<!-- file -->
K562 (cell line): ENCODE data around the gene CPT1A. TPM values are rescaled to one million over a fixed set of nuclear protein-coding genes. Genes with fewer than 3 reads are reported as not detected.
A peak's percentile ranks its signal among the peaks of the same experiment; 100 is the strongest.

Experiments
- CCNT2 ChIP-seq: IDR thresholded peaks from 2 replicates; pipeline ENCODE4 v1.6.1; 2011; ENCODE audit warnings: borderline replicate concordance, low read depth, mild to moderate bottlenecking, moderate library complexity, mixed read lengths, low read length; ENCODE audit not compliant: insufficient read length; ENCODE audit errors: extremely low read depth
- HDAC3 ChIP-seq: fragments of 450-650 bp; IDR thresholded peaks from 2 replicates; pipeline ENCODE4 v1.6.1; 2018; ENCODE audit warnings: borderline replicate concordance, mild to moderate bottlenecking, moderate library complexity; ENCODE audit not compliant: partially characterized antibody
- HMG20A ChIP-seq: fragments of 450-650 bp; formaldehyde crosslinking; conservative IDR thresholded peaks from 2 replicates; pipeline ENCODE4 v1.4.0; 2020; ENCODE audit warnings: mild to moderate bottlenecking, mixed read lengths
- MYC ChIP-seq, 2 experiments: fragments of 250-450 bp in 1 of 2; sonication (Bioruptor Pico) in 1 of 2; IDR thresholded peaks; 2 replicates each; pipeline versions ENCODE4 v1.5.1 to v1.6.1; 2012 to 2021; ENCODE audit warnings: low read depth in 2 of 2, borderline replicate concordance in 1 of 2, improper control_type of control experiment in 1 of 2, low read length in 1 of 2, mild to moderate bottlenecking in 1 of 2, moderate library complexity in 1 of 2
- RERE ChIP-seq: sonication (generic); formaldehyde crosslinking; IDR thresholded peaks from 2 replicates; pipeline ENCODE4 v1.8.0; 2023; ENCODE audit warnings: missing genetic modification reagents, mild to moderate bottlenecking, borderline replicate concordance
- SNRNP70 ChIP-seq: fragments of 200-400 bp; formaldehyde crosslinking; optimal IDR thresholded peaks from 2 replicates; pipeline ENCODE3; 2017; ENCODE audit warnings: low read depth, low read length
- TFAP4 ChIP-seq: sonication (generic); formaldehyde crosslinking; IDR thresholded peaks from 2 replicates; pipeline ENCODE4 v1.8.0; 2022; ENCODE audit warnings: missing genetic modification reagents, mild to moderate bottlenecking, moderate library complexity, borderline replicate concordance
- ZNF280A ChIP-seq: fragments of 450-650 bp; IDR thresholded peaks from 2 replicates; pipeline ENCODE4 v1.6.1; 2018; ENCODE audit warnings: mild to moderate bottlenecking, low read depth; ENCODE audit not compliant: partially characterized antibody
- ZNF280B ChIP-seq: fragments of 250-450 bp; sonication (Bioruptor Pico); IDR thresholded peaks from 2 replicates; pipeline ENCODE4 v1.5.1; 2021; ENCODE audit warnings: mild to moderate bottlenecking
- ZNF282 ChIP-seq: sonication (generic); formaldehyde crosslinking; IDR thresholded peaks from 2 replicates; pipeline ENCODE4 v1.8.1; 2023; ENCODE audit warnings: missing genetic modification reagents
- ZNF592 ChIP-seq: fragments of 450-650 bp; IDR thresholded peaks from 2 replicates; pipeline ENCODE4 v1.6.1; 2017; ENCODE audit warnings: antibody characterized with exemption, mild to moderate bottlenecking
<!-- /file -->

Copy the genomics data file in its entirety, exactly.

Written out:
K562 (cell line): ENCODE data around the gene CPT1A. TPM values are rescaled to one million over a fixed set of nuclear protein-coding genes. Genes with fewer than 3 reads are reported as not detected.
A peak's percentile ranks its signal among the peaks of the same experiment; 100 is the strongest.

Experiments
- CCNT2 ChIP-seq: IDR thresholded peaks from 2 replicates; pipeline ENCODE4 v1.6.1; 2011; ENCODE audit warnings: borderline replicate concordance, low read depth, mild to moderate bottlenecking, moderate library complexity, mixed read lengths, low read length; ENCODE audit not compliant: insufficient read length; ENCODE audit errors: extremely low read depth
- HDAC3 ChIP-seq: fragments of 450-650 bp; IDR thresholded peaks from 2 replicates; pipeline ENCODE4 v1.6.1; 2018; ENCODE audit warnings: borderline replicate concordance, mild to moderate bottlenecking, moderate library complexity; ENCODE audit not compliant: partially characterized antibody
- HMG20A ChIP-seq: fragments of 450-650 bp; formaldehyde crosslinking; conservative IDR thresholded peaks from 2 replicates; pipeline ENCODE4 v1.4.0; 2020; ENCODE audit warnings: mild to moderate bottlenecking, mixed read lengths
- MYC ChIP-seq, 2 experiments: fragments of 250-450 bp in 1 of 2; sonication (Bioruptor Pico) in 1 of 2; IDR thresholded peaks; 2 replicates each; pipeline versions ENCODE4 v1.5.1 to v1.6.1; 2012 to 2021; ENCODE audit warnings: low read depth in 2 of 2, borderline replicate concordance in 1 of 2, improper control_type of control experiment in 1 of 2, low read length in 1 of 2, mild to moderate bottlenecking in 1 of 2, moderate library complexity in 1 of 2
- RERE ChIP-seq: sonication (generic); formaldehyde crosslinking; IDR thresholded peaks from 2 replicates; pipeline ENCODE4 v1.8.0; 2023; ENCODE audit warnings: missing genetic modification reagents, mild to moderate bottlenecking, borderline replicate concordance
- SNRNP70 ChIP-seq: fragments of 200-400 bp; formaldehyde crosslinking; optimal IDR thresholded peaks from 2 replicates; pipeline ENCODE3; 2017; ENCODE audit warnings: low read depth, low read length
- TFAP4 ChIP-seq: sonication (generic); formaldehyde crosslinking; IDR thresholded peaks from 2 replicates; pipeline ENCODE4 v1.8.0; 2022; ENCODE audit warnings: missing genetic modification reagents, mild to moderate bottlenecking, moderate library complexity, borderline replicate concordance
- ZNF280A ChIP-seq: fragments of 450-650 bp; IDR thresholded peaks from 2 replicates; pipeline ENCODE4 v1.6.1; 2018; ENCODE audit warnings: mild to moderate bottlenecking, low read depth; ENCODE audit not compliant: partially characterized antibody
- ZNF280B ChIP-seq: fragments of 250-450 bp; sonication (Bioruptor Pico); IDR thresholded peaks from 2 replicates; pipeline ENCODE4 v1.5.1; 2021; ENCODE audit warnings: mild to moderate bottlenecking
- ZNF282 ChIP-seq: sonication (generic); formaldehyde crosslinking; IDR thresholded peaks from 2 replicates; pipeline ENCODE4 v1.8.1; 2023; ENCODE audit warnings: missing genetic modification reagents
- ZNF592 ChIP-seq: fragments of 450-650 bp; IDR thresholded peaks from 2 replicates; pipeline ENCODE4 v1.6.1; 2017; ENCODE audit warnings: antibody characterized with exemption, mild to moderate bottlenecking